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City Manager's Office
Press Contact: Matthai Chakko, (510) 981-7008

Help make Milvia Street safer for bicyclists, pedestrians and drivers

Berkeley, California (Thursday, September 13, 2018) - Come give input on a plan to install a protected bikeway, increase safety at intersections and calm traffic along a key stretch of Milvia Street – Berkeley's main north-south bikeway.

At our first three events, which start Sept. 15, you'll get to talk to staff and provide input about this project, which focuses on the stretch between Hearst and Blake streets. We'll use this data to inform the conceptual design process.

Among the ideas we're exploring are a 2018-09-2018 Milvia Bikeway Projectprotected bikeway, a lane for bicyclists that is protected from vehicle traffic by using a physical barrier. (See the adjacent photo for a mockup of a potential design.) We'll also be looking at a protected intersection at Milvia Street and University Avenue as well as safety and traffic calming measures at other intersections and areas. Feedback from the public will help determine what other measures may be needed.

Join us in person anytime during the hours listed below.

Goals of the project are to: 

• Increase safety for all modes of travel: bike, car and pedestrian
• Improve comfort for bicyclists and pedestrians, regardless of age or ability
• Ensure that bike routes fit within a connected network
• Maintain and support and the economic vitality of the corridor

Milvia Street is the primary north-south bicycle corridor in Berkeley, which has the nation's highest bike-to-work rate for cities over 100,000 residents. In addition, more people are biking than before, particularly on Milvia Street.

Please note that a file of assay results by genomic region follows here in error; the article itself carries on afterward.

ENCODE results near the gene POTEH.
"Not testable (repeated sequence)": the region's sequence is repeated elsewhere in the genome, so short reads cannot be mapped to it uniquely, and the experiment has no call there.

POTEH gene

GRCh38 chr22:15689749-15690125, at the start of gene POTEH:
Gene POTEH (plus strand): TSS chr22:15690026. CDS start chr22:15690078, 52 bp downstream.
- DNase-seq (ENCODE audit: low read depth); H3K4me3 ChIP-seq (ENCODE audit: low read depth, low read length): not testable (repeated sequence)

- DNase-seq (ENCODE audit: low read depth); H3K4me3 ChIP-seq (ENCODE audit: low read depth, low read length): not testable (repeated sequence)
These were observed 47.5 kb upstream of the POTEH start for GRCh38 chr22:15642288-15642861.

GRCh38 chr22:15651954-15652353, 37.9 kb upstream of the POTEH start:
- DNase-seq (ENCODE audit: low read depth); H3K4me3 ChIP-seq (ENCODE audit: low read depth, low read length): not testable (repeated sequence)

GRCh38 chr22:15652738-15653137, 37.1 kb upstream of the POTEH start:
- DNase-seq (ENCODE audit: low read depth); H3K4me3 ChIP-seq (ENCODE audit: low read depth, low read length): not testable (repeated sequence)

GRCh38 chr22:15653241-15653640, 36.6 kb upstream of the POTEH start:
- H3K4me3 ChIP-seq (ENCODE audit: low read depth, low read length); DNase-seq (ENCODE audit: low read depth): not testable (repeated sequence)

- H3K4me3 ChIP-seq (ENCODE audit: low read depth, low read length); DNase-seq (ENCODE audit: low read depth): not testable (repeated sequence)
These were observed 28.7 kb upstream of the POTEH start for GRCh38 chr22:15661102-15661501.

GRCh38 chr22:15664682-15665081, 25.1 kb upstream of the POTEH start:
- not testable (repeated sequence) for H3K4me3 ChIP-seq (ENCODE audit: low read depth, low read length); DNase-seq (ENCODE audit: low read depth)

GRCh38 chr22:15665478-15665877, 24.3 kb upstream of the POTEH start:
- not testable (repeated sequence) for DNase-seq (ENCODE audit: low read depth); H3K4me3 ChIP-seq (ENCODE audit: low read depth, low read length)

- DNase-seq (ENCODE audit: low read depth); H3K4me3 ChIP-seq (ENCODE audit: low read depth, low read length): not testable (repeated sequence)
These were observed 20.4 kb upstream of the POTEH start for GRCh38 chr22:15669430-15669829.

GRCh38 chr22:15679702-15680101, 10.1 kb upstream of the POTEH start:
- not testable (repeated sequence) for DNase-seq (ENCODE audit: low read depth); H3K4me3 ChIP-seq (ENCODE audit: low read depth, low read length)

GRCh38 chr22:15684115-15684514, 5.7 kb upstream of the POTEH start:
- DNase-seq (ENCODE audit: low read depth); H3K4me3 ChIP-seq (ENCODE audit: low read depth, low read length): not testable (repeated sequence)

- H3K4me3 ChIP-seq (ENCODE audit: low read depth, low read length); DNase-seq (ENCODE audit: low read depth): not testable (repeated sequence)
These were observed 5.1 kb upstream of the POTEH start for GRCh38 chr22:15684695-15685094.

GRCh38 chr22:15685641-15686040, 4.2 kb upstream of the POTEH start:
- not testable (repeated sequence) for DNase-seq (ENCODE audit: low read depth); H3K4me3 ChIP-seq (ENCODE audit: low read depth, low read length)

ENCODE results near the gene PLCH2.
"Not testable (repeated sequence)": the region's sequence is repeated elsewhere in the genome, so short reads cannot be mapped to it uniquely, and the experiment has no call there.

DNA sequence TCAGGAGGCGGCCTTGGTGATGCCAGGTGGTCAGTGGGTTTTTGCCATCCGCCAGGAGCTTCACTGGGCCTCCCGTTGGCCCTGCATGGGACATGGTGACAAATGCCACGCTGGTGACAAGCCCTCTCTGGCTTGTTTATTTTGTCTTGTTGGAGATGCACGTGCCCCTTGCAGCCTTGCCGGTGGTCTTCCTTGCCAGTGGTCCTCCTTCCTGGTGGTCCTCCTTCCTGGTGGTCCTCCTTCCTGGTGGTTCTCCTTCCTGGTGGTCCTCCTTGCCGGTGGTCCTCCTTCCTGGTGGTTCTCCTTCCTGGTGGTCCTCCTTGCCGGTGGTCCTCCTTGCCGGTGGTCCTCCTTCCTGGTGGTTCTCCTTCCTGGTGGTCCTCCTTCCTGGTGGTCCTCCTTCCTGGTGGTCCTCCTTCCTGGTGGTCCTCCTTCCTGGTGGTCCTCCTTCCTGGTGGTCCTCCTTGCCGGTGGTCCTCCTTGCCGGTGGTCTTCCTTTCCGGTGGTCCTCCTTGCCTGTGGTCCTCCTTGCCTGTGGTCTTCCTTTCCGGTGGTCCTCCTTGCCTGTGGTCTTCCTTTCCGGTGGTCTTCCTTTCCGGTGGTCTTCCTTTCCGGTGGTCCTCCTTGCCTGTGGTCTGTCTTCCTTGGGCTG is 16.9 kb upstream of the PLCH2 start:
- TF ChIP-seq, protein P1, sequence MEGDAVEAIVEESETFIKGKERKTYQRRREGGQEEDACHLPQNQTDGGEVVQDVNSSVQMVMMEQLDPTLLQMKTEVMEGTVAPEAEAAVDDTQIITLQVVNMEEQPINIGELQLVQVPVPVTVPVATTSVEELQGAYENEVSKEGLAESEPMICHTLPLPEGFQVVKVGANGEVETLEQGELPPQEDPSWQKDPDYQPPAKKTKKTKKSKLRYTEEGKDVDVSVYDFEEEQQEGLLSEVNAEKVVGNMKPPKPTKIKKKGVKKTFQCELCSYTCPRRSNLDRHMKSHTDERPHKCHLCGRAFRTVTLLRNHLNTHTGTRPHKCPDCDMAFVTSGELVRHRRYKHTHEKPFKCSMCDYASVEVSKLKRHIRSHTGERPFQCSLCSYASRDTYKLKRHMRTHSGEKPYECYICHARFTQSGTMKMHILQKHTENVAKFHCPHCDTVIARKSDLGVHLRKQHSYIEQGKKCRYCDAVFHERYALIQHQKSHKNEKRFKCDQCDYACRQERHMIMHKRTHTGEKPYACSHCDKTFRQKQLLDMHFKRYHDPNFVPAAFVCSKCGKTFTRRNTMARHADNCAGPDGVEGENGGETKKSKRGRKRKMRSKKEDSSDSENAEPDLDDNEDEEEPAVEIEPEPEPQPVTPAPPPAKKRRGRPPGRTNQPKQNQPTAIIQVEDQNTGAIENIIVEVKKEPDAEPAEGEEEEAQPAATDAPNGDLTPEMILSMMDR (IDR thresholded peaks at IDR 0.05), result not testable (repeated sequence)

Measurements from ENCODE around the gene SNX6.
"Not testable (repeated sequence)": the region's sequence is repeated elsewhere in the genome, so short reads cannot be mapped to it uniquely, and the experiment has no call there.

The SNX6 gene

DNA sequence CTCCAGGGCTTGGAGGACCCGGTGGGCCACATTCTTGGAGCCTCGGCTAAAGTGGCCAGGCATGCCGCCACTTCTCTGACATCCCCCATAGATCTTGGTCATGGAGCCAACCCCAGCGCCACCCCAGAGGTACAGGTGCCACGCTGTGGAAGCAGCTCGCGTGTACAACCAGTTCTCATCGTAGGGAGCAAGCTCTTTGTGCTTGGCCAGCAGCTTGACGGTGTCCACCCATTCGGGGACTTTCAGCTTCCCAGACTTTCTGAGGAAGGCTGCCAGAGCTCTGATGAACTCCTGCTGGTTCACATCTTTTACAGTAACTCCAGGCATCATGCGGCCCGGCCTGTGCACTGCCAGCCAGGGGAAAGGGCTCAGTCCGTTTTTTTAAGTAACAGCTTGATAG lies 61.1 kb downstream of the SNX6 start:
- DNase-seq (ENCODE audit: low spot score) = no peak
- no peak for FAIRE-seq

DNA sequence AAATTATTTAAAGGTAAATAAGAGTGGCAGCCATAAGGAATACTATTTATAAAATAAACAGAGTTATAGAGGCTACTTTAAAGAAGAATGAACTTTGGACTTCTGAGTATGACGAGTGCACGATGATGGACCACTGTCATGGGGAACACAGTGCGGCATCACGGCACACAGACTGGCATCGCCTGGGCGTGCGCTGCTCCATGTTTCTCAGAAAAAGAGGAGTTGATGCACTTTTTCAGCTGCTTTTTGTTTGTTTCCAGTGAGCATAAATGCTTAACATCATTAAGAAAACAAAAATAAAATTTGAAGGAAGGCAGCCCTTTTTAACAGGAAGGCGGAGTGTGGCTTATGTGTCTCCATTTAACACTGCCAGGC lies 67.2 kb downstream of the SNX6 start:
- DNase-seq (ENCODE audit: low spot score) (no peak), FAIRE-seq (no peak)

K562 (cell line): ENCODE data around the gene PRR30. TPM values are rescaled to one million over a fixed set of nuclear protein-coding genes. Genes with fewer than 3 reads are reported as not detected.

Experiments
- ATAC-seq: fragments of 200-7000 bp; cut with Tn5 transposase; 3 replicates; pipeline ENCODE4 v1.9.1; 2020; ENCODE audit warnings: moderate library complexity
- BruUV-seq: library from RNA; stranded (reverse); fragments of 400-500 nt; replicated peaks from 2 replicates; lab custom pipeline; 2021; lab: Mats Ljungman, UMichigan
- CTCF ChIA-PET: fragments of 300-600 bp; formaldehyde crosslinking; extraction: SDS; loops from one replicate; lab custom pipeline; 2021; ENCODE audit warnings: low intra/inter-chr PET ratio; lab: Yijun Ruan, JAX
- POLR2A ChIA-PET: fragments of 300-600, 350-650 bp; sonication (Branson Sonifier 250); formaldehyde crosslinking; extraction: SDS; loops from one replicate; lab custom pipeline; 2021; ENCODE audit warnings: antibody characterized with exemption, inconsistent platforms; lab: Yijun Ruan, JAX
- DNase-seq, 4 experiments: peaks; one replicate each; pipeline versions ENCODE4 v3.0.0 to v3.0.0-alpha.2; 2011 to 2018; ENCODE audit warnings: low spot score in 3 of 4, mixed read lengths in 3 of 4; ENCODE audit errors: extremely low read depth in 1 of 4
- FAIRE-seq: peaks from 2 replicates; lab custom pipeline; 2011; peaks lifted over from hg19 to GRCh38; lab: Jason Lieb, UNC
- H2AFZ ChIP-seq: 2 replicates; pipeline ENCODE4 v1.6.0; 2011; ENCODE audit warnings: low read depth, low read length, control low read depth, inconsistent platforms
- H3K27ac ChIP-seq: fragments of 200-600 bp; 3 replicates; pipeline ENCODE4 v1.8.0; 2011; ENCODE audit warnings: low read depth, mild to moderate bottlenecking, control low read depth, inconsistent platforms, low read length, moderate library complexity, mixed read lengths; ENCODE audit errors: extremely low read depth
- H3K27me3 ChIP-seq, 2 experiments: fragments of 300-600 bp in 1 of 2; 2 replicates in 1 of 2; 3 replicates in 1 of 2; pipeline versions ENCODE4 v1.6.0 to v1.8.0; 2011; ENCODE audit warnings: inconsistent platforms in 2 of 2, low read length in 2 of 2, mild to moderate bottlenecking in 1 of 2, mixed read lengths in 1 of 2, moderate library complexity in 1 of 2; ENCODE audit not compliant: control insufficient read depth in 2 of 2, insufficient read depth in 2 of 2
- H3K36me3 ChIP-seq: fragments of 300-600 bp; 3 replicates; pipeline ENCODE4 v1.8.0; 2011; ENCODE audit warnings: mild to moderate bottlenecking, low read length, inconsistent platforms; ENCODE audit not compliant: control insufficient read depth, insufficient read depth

During the 2-hour peak evening commute, over 500 bicyclists pass through Milvia St./Channing Way intersection while over 400 bicyclists pass through the Milvia St./Hearst Ave. intersection.

Even as bicycling increases - creating a more sustainable community in the process -  there have also been many collisions. Between 2001 and 2012, Milvia Street had the highest number of total collisions, suggesting that the road design should account for all the uses on this downtown Bicycle Boulevard. Every road and its needs are different, but an effort completed earlier this year on Hearst Avenue similarly sought to create a corridor for all types of travelers.

This project is the result of existing community planning that identified the need for a safer Milvia Street, and we need your continued participation to make it as successful as we know it can be. We hope to see you at one of our outreach events!

You can also learn more on the Milvia Bikeway project webpage or by subscribing to email updates. You can email the project team at MilviaBikewayProject@CityOfBerkeley.info  .



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